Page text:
Civil War buffs and historians are not the only people interested in visiting historical battlefields. On our Civil War blog, Graham T. Dozier, editor of A Gunner in Lee’s Army: The Civil War Letters of Thomas Henry Carter observes how Civil War battle sites have long fascinated visitors of all kinds. Dozier writes:
Of all the ways that Americans demonstrate ongoing interest 150 years after the Civil War, visiting battlefields is perhaps the most popular expression of that attraction. People travel to preserved sites across the country to try not only to learn what happened there but also to imagine what it was like for the men who fought on those fields so long ago. That desire to make sense of those dramatic events is nothing new. In fact, it began for one man only two months after the first major battle of the war had taken place.
Capt. Thomas Henry Carter, the 30-year-old commander of the recently formed King William Artillery, came to the war in 1861 with a genuine curiosity about people and events. He arrived in northern Virginia that September, and one of the first things he wrote to his wife Susan about was the Battle of Bull Run (or Manassas), which had taken place on 21 July. Specifically, Carter told her what soldiers in the Confederate army thought about the way the battle had ended. “The opinion of the army,” he reported, “is that a tremendous mistake was made in not advancing on to Alexandria immediately after the Bull Run fight.” Clearly this notion troubled Tom Carter deeply. When he considered who was responsible, Carter pointed his finger in one direction. He explained to Susan that “[a]ll admit it now & the blame is put on Davis’ shoulders here. Politicians will ruin us forever.”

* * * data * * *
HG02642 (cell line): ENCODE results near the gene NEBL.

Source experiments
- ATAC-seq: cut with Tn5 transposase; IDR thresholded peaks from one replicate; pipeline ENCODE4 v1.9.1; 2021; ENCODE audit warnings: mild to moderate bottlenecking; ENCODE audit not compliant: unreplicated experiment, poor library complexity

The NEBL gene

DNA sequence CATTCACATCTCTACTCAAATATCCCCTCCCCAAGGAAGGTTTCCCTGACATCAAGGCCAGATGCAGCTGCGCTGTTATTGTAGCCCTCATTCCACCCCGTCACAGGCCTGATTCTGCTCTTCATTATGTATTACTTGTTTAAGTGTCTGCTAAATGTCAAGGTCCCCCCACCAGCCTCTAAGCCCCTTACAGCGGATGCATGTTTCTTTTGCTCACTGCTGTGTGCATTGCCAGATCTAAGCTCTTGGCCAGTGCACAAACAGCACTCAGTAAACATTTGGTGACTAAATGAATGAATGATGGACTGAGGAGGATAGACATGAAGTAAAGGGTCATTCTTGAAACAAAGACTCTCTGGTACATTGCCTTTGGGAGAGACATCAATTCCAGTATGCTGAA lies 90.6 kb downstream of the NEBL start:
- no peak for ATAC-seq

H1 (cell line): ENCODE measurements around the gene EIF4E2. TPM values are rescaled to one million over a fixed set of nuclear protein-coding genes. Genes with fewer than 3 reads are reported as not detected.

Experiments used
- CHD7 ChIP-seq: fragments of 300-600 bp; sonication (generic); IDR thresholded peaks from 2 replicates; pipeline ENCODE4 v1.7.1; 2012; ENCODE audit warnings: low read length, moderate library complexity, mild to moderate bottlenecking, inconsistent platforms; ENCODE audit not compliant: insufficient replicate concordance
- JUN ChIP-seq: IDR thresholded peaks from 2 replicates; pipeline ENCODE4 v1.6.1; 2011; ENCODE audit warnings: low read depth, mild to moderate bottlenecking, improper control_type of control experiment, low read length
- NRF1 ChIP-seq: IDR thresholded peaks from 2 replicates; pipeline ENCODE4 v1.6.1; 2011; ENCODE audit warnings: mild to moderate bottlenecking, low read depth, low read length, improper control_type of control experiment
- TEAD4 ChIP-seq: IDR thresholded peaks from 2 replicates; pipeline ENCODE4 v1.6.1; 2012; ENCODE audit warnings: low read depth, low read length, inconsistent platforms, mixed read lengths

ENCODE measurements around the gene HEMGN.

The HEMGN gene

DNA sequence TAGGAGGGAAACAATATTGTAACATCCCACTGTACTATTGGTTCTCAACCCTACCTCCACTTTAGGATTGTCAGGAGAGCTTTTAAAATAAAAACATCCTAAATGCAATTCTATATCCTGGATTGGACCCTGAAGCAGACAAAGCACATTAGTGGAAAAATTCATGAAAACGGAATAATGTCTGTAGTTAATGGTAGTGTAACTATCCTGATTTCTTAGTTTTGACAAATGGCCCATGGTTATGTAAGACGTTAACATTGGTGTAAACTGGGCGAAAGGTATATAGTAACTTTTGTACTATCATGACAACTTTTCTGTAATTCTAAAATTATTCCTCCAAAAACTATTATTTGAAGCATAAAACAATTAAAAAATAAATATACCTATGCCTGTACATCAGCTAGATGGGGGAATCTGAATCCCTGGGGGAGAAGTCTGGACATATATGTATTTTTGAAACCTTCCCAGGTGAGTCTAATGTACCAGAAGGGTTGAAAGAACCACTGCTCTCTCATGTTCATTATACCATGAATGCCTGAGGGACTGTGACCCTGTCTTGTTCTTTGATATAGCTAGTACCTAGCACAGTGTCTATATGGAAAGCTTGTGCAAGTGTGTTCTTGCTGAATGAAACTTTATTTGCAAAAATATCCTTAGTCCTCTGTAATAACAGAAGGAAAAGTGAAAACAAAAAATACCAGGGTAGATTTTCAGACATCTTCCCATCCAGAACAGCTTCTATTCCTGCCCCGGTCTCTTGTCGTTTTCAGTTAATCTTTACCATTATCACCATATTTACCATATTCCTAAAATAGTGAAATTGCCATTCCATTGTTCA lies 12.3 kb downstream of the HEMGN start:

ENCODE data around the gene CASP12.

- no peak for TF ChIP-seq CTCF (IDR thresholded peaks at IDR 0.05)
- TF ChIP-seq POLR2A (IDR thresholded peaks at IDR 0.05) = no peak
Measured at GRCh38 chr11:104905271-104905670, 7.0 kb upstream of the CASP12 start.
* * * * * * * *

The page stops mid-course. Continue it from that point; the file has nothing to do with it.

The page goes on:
Check out Dozier’s full post, “A Civil War Tourist in 1861,” at UNCPressCivilWar150.com.